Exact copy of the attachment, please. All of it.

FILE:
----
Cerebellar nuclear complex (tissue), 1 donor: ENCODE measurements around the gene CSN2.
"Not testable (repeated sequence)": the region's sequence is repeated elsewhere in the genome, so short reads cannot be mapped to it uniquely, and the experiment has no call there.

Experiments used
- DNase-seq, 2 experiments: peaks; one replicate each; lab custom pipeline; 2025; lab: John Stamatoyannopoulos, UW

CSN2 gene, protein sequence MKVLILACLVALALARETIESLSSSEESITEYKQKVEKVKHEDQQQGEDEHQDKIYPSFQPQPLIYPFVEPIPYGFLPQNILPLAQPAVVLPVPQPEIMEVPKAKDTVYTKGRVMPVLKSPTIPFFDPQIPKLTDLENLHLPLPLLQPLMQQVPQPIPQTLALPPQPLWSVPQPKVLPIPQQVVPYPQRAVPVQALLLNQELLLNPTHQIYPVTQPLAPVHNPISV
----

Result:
Cerebellar nuclear complex (tissue), 1 donor: ENCODE measurements around the gene CSN2.
"Not testable (repeated sequence)": the region's sequence is repeated elsewhere in the genome, so short reads cannot be mapped to it uniquely, and the experiment has no call there.

Experiments used
- DNase-seq, 2 experiments: peaks; one replicate each; lab custom pipeline; 2025; lab: John Stamatoyannopoulos, UW

CSN2 gene, protein sequence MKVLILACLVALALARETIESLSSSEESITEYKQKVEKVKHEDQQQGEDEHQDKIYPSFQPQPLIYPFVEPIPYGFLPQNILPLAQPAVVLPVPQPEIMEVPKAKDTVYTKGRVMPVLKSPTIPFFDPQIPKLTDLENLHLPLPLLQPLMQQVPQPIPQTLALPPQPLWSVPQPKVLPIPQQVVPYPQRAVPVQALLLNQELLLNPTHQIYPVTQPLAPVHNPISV